Navigation

CNM Helps Lead Pilot Blockchain Program that’s Rethinking the Transcript

In the future, all students—at CNM and across the country— will likely be issued something called an interoperable learning record (ILR) that is a record of both their grades and, more specifically, their certified skills
CNM Helps Lead Pilot Blockchain Program that’s Rethinking the Transcript

May 20, 2020

The world is currently living through unprecedented times when it comes to unemployment. The numbers are staggering and millions of people will soon be looking for jobs. To find one, many will likely return to college for a new degree.

As a way to help these new students (as well as current students) find good jobs once they graduate, CNM, along with the National Student Clearinghouse, the U.S. Department of Commerce’s American Workforce Policy Advisory Board, IBM, and Western Governors University (WGU), is working on something called the interoperable learning record (IRL). At the moment it’s just a pilot, but the program should be able to help both graduates and employers find the right fit in a more reliable and efficient way. 

“This program will hopefully help a lot of people come back to school, re-tool, and then efficiently head right back out to the workforce,” says Tobe Phelps, CNM’s Chief Technology Innovation Officer and one of the people leading the IRL program.

Here’s how it works. Current students who graduate from any higher education institution currently receive a diploma and transcripts. These documents prove they did the work and provide some detail about how well they did in their classes. But the document says nothing about what the students mastered while in class. With an IRL, however, students will have a verifiable, easily-transferable record backed up by Blockchain that provides much more detail about where they’ve excelled and which skills they can now bring to another institution or a job.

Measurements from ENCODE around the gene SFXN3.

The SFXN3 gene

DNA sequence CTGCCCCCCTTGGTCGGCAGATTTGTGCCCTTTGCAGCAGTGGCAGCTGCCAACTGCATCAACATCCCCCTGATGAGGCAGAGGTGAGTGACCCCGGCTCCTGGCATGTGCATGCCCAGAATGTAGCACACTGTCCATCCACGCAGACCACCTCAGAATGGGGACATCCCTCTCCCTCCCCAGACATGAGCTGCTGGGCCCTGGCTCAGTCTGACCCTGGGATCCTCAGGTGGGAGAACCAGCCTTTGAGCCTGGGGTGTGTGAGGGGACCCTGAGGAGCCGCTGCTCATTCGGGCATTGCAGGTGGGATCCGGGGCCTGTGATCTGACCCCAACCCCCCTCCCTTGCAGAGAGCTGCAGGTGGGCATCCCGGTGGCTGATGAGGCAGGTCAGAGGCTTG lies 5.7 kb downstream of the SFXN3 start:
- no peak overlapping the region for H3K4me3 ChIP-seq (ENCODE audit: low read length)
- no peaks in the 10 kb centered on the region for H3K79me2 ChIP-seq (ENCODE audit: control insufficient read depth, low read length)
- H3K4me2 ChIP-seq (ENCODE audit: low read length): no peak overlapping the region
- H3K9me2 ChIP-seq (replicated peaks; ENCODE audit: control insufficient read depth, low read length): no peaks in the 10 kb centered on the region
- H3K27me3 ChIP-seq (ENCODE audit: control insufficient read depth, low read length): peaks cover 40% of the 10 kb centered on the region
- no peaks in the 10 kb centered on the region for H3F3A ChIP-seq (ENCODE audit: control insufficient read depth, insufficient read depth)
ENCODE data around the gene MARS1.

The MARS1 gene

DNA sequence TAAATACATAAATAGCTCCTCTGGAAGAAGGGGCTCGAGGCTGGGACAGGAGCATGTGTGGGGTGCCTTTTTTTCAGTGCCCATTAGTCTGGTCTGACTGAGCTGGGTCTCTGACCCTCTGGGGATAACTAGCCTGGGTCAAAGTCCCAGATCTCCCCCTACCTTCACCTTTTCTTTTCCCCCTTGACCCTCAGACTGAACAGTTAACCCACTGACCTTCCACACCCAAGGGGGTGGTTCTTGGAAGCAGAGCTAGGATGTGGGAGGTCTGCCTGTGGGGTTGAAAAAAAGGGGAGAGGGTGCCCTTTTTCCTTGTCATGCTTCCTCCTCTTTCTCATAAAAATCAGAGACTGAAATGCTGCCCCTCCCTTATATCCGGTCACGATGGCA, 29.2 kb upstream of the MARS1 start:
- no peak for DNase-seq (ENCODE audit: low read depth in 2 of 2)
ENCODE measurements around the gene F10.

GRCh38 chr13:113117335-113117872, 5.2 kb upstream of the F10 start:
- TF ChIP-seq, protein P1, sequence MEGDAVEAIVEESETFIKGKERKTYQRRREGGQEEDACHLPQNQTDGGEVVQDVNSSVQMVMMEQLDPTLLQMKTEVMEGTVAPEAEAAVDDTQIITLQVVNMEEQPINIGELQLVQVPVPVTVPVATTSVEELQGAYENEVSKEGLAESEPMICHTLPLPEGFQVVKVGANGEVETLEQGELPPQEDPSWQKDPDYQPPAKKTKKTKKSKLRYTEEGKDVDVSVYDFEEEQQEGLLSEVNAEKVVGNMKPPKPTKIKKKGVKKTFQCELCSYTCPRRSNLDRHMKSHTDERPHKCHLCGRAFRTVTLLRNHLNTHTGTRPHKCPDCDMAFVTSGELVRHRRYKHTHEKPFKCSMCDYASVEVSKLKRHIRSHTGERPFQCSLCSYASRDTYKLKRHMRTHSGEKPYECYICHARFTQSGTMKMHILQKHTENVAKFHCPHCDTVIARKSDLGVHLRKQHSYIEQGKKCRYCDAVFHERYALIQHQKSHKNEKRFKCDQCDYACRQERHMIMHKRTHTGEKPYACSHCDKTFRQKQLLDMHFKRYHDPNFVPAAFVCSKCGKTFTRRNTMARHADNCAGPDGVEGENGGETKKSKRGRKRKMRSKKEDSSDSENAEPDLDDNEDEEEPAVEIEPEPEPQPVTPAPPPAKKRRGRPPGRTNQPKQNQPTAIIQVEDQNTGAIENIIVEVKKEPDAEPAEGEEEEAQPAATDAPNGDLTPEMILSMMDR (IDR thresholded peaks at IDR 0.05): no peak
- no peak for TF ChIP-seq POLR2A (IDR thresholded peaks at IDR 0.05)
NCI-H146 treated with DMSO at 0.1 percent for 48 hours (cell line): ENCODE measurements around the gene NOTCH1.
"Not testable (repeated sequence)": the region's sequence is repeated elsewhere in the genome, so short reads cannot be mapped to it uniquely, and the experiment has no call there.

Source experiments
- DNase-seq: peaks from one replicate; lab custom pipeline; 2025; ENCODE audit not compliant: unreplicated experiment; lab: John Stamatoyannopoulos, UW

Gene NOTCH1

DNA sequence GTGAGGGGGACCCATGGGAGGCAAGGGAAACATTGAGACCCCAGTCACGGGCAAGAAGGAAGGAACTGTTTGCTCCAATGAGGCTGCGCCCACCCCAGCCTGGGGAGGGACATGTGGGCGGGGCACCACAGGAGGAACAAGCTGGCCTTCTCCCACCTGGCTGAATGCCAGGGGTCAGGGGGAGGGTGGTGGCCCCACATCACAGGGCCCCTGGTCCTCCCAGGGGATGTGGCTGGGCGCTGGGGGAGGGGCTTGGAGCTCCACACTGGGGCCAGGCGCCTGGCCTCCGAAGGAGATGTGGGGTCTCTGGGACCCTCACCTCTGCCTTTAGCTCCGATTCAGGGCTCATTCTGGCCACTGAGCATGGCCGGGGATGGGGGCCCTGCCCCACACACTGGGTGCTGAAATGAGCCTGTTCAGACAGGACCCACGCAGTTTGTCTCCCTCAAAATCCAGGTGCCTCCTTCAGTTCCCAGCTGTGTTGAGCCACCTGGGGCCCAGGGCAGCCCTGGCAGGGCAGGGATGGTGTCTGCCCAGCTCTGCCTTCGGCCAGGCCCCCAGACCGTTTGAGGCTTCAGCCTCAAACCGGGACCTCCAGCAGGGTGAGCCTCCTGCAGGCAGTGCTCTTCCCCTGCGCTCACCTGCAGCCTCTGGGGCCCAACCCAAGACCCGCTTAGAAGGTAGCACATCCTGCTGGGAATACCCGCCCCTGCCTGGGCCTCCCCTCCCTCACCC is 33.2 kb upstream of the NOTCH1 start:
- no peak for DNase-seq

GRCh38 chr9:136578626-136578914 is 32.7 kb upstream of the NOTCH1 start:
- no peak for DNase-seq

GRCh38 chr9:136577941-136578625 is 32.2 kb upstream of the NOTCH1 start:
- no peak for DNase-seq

For example, if a student at CNM receives soft-skill microcredentials for critical thinking and creative problem solving while at the college, both of those certifications would go on their IRL. Specific skills they learned in a credit class, or in a non-credit class like Ingenuity’s Deep Dive Coding Bootcamps, will also be recorded. This detail will then allow the admissions staff at the student’s next college, or the hiring officer at their next job, to see more precisely if that graduate is the right fit.

“IRL isn’t quite a transcript or a resume, it’s more,” Tobe says. 

To start, the pilot will focus on helping students first move from college to college more effectively. CNM will be able to see how its students move from a community college to a four-year institution, and WGU will be able to see how its students move from a four-year college onto a graduate degree.

“As an example, when colleges evaluate credits it's pretty subjective,” Tobe says. “You could take your credits to 20 different institutions and they will all give you different credits. An IRL will make that process more efficient.”

After the program is tested between colleges, it will then be deployed with employers. The hope is that IRLs will be located in a giant database that employers can search. They’ll be able to type in a list of specific skills they need, be able to search for graduates with those skills, and then feel confident that the graduate is indeed properly trained because those skills will be certified by their college. Cybersecurity is one place where the program would like to focus and one of the places where CNM will implement IRLs.

“Right now you go on Indeed or Linkedin and you have no idea what kind of candidate is really sitting there,” Tobe says. “You get these resumes with all these great looking entries, but you have no idea if any of them are actually valid.”

In terms of a timeline, Tobe says the working group hopes to have a significant portion of the pilot completed by the end of this calendar year. The pandemic has accelerated the project, and they know their work has the potential to help millions of people recover.

“We’re moving quick,” he says.

Here's a story from Educause on the effort, an IT in higher education publication.